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I am trying to write a Ruby loop for the song "99 Bottles of Beer On The Wall" for an exercise from the book "Learn To Programs". What am I doing wrong? I have the following:

    def bottles_of_beer 

      i = 99

      while i < 99 and i > 0 

        puts "#{a} bottles of beer on the wall. #{a} bottle of beer."

      i = i - 1

        puts "Take one down, pass it around. #{i} bottle of beer on the wall."

      end

    end
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closed as unclear what you're asking by meagar, Anand, Josh Lee, Andy Hayden, Neil Slater Sep 24 '13 at 12:18

Please clarify your specific problem or add additional details to highlight exactly what you need. As it's currently written, it’s hard to tell exactly what you're asking. See the How to Ask page for help clarifying this question.If this question can be reworded to fit the rules in the help center, please edit the question.

    
How do you know something’s wrong? –  Josh Lee Aug 27 '13 at 17:36
    
I don't know, what are you doing wrong? What is your actual question? Are you getting an error of some kind, or undesired output, or what? –  meagar Aug 27 '13 at 17:37
4  
start loop with i <= 99 –  Yevgeniy Anfilofyev Aug 27 '13 at 17:39
2  
It's helpful to post exactly what seems to be going wrong (incorrect output? fails to run at all?), as well as any error messages that might come up. –  iamnotmaynard Aug 27 '13 at 17:44
    
@JoshLee, nothing comes out. I tried that and it didn't work. This is what I have now: def bottles_of_beer i <= 99 while i <=99 and i >0 puts "#{i} bottles of beer on the wall. #{i} bottle of beer." i = i - 1 puts "Take one down, pass it around. #{i} bottle of beer on the wall." end end –  jazzlark Aug 27 '13 at 17:50

5 Answers 5

You are referencing undefined variable a in your first string.

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thank you.....I fixed that! I can be careless at little details like that. Still it's something different. –  jazzlark Aug 27 '13 at 17:51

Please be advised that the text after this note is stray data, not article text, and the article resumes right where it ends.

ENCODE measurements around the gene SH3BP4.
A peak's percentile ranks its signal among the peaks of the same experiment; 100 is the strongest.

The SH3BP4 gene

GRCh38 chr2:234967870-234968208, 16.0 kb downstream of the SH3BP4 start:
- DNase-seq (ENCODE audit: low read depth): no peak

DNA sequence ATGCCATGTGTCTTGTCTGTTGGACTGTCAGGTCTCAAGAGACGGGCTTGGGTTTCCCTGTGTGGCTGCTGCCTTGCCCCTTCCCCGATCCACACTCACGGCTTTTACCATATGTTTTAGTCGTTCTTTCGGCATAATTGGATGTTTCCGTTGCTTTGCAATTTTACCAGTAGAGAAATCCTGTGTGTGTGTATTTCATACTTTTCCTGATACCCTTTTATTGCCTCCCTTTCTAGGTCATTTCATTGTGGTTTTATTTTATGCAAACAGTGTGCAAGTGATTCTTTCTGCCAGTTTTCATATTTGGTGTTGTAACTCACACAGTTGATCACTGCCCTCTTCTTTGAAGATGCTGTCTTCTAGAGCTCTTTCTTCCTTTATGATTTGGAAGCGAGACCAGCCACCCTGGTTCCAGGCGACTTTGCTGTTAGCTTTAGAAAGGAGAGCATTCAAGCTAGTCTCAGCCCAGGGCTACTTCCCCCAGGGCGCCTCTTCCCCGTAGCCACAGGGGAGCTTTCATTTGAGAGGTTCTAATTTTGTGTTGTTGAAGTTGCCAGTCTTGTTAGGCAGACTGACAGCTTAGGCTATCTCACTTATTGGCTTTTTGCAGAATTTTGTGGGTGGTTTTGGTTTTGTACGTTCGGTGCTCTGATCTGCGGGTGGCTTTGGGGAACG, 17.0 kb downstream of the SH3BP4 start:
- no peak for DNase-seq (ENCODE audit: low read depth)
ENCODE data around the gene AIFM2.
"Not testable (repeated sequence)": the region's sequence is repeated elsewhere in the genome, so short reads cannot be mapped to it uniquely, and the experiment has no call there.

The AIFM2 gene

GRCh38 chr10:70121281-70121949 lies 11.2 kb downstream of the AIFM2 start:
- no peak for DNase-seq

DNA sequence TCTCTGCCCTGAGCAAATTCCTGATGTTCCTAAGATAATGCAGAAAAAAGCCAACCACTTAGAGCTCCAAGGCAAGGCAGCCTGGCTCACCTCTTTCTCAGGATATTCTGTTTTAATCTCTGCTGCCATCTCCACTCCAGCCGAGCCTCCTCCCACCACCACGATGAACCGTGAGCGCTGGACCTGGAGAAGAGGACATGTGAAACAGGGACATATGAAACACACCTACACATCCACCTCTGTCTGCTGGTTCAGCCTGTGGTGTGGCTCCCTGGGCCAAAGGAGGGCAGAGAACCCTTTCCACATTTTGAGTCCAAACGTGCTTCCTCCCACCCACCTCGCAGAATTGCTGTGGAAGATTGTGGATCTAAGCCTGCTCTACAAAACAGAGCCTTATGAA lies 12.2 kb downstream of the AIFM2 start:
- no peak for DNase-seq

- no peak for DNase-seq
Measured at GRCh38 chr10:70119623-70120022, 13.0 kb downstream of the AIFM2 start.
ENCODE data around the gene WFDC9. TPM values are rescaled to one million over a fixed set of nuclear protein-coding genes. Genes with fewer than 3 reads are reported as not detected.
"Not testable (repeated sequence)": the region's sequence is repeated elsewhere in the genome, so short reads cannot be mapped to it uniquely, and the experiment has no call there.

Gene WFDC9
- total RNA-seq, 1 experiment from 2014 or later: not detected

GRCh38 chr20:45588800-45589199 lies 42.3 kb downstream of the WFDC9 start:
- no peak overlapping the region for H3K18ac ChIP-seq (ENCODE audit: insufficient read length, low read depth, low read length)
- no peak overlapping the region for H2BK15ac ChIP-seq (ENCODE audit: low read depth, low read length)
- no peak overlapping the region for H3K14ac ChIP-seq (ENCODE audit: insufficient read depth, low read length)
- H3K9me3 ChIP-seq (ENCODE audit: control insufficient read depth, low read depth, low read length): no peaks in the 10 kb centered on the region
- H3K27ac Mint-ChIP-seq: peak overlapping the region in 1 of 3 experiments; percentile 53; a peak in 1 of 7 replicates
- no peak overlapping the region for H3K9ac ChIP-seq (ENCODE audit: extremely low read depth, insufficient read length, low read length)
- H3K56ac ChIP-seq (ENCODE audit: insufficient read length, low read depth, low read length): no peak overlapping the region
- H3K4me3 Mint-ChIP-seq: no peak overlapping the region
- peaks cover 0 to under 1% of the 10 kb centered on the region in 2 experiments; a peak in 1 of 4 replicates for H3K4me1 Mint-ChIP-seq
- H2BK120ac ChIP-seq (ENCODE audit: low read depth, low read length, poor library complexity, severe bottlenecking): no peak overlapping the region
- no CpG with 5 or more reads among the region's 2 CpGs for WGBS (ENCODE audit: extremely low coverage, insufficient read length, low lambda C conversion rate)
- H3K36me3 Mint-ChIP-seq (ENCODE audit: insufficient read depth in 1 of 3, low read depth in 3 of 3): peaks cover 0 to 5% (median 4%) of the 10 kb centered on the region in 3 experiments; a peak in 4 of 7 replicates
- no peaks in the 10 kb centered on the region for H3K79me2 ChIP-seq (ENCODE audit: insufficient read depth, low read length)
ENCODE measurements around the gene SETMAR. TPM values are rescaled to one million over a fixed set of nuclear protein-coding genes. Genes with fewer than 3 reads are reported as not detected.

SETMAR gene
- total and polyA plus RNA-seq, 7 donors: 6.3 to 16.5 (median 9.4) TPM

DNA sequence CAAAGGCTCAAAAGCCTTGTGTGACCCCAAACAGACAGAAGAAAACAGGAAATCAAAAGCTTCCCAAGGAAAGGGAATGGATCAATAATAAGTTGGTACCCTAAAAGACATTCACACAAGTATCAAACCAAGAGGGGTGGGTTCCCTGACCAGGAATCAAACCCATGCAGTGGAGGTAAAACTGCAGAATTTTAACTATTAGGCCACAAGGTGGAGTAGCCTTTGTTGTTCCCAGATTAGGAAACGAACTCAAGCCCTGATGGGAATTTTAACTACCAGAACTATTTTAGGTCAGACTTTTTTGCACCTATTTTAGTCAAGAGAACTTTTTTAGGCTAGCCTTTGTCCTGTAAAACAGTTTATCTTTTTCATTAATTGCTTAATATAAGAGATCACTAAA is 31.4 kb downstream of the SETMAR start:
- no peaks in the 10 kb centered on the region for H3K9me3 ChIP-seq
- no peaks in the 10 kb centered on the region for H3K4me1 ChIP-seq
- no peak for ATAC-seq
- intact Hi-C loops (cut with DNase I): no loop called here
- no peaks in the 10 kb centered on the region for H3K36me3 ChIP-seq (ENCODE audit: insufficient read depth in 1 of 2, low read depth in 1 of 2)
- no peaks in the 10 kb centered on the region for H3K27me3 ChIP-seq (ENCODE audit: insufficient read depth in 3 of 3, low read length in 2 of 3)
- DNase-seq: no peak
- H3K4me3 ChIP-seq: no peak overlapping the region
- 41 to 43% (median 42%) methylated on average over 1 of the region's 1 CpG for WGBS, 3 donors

I have simplified your code by quite a bit:

i = 99
while i < 99 and (anything else)
  (anything)
end

Try and see if you can figure it out now.

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sorry I had to wipe all the comments. I see both opinions on this, but ultimately I agree that for this question, this is actually a worthwhile shot at an answer. or close enough. –  Andrew Barber Aug 28 '13 at 0:19

TL;DR

You have many problems with your code, not least of which i starts out equal to 99, so the rest of the code block is never evaluated. Even if you fix that, a will always be nil because you never assign anything to it.

Fix Your Conditional

There are many ways to do this, but you probably want to use the >= or <= methods for your comparisons.

Be More Idiomatic

Using Integer#downto and a block would be much more idiomatic. For example:

12.downto(1) { |count| p "#{count} bottles of beer on the wall..." }
p "You drank the whole case!"
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Perhaps...

99.downto(1) do |i|
  puts "#{i} bottle#{i==1 ? '' : 's'} of beer on the wall, #{i} bottle#{i==1 ? '' : 's'} of beer!"
  puts "Take one down, pass it around, #{i-1} bottle#{i-1==1 ? '' : 's'} of beer on the wall!"
end
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To give you a definitive answer, there are three reasons why your code produces no output

  • You set i to 99 and then loop while i < 99 and i > 0, so the loop is never executed. Since you are always decrementing i, there is no need for anything more than while i > 0

  • You interpolate the variable a into the string you are printing. Since you haven't declared it your program will refuse to run, saying undefined local variable or method 'a'

  • You never actually call your method.

Fixing these three problems gives this (non-idiomatic, but working) program

def bottles_of_beer
  i = 99
  while i > 0
    puts "#{i} bottles of beer on the wall. #{i} bottle of beer."
    i = i - 1
    puts "Take one down, pass it around. #{i} bottle of beer on the wall."
  end
end

bottles_of_beer
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@CodeGnome: Thanks. I guess I fixed only one a –  Borodin Aug 28 '13 at 13:47

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